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I’m not sure what the impetus was for me to throw away my harlequin romance books and declare: “ain’t no prince riding on a white horse in the ghetto down 52nd St., not even on a ten-speed bike, to save me.”  I then promptly threw all my romance books in the trash. Perhaps I need to consult my old diaries to find out what shook me out of my Cinderella fantasies. I just remember being mad and empowered at the same time. It was for this reason that I never introduced my daughter to Cinderella, Snow White or any of those “fair maidens” from my childhood. Not only did they not look like me, but the narrative damaged my psyche with the belief in a dream that someone will rescue and take care of me. The damage was already done; because even though I threw away the books, I did not totally dismiss the possibility of the fairytale coming true.

Anyone who knows me, knows I love—love. I have never given up on love; it just needs to be focused in some concrete reality that does not require me to give up myself. Whenever I shifted from this truth and slipped into a fairytale, I found myself in relationships where I was scuffling back to reclaim me or short changing the dreams I had for myself. The fairy dust made my eye sight blurry. I couldn’t see what I gave up by letting someone else take care of my needs and not my wants. I lost the focus on me.

My favorite book after I left Harlequin was James Baldwin’s If Beale St. Could Talk. I could wrap my mind and heart around these characters who found love in the midst of urban decay. Their love was a ride or die kind of love made from struggle and one which let each person grow and discover the self. Once I made it to Spelman, I was turned on by Paule Marshall, Rosa Guy, Toni Cade Bambara before falling head over heels for Zora Neale Hurston’s Their Eyes Were Watching God. I wanted Teacake. A man so sweet he wasn’t afraid to let me discover and to kiss myself. I wanted a man who did not want me to show up as someone else or try to change me into his ideal once he believed he claimed me. I needed to be whole like Janie grew to be. A self-actualized woman, which is why I love me some Sula.  I teach this novel by Toni Morrison every year for my young women to learn the importance of loving your sisters and loving yourself and for my young men to learn why it is important for women to learn this lesson in order for men to be loved. I want to encourage them to be like Ajax, a free man who loved a woman he believed to be brilliant and did not confuse love with possession.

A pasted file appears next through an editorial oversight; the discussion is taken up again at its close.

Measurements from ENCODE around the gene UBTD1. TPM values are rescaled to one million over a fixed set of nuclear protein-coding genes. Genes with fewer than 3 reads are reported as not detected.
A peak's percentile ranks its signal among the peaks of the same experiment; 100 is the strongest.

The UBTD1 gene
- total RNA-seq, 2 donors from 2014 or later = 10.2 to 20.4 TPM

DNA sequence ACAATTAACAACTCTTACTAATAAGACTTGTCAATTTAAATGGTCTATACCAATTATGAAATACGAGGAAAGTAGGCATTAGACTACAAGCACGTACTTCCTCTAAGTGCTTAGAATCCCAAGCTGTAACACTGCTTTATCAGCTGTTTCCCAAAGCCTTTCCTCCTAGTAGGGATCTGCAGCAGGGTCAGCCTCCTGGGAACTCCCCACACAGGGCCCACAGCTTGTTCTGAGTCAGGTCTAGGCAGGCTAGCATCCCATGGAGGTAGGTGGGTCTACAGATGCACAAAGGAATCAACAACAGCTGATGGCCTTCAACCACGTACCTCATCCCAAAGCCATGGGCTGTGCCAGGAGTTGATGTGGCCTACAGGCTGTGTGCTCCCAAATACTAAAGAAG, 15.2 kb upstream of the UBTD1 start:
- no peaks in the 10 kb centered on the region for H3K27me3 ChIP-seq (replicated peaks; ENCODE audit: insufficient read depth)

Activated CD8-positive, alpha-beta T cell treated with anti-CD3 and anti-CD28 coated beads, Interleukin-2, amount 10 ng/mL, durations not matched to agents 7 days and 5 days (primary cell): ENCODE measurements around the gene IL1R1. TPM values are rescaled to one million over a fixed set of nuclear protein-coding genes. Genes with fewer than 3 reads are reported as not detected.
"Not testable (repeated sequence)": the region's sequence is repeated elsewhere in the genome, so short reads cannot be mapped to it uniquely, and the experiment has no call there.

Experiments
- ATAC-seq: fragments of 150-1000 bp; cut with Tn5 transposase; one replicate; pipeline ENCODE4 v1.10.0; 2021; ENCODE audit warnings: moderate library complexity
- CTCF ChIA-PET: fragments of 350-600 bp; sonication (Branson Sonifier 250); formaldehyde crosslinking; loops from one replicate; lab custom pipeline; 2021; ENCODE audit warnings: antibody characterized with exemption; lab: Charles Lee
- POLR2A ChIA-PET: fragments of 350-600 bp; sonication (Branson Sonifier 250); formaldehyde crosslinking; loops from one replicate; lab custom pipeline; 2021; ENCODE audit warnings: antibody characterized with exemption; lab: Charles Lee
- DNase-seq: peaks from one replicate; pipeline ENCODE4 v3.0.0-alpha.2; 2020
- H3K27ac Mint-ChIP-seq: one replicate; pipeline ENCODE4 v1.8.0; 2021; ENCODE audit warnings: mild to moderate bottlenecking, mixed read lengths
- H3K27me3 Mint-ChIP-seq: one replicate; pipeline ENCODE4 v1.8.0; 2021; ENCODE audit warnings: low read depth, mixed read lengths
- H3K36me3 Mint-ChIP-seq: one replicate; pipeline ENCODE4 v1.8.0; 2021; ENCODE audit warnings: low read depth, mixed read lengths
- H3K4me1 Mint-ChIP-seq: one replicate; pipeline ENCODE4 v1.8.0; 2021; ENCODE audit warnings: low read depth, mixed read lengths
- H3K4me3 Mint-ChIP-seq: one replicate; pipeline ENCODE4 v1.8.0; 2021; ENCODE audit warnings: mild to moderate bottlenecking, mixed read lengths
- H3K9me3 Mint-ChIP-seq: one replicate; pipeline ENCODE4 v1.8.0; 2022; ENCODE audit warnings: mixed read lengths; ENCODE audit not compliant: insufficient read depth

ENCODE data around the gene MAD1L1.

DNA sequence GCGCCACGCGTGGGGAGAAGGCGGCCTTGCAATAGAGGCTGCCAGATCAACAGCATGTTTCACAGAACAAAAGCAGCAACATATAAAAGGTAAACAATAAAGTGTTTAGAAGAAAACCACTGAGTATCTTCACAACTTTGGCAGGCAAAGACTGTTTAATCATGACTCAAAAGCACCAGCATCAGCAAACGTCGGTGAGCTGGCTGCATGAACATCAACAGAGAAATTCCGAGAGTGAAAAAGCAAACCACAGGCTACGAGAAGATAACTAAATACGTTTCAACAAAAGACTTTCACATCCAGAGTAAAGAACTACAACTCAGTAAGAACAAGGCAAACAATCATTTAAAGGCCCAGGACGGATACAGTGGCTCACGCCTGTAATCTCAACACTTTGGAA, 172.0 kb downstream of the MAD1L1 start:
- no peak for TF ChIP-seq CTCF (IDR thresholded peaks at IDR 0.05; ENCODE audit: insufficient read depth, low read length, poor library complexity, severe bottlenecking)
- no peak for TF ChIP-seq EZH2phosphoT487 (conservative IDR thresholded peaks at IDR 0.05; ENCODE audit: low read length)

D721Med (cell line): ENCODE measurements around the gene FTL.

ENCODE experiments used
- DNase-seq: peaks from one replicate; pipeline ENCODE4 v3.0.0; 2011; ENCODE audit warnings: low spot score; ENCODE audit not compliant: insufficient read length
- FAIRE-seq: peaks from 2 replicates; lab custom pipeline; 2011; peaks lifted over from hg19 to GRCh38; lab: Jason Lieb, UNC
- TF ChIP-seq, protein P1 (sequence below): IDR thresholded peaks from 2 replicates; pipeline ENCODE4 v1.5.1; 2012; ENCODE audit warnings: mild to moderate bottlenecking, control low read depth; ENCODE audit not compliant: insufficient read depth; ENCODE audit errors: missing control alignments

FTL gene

I gave my daughter both of these books. I informed her possession is antithetical to love and that a person must be free enough to love themselves to have some love to share.

Love is not a commodity to be bartered or bought. Once love is up for sale then so is the self, which means the purchaser reserves the right to dismantle or decide to return it if it does not act right. I let her know: I don’t come with a return label or any other kind of label or warranty. I am too valuable to be bought, which is why I had to disallow any thoughts of knights in shining armor.

So when my daughter decided to marry, I informed her and her husband that in order for their marriage to work a space must be created and respected for her to become a self-actualized woman. I let her husband know that his happiness rested on her knowing she is more than a mother and more than a wife. It means, before either of those roles emerged, the Creator put her here with a plan and a purpose which exceeds those roles. It means it is her duty to find that thing that brings her personal joy beyond a man or a baby. It is a mandate for her to live on purpose in order to earn her space on this planet. She has something unique to bring that has never been seen before, and I am sitting on the edge of my seat waiting for her to discover it and to share it.

I made sure from the time she was born that she had all the “paints and clay” she needed to paint and mold her world. This is not to say love is not necessary or needed; it is to say, loving up on her is mandatory and everything and anyone else that comes after is what makes the best fairytale.


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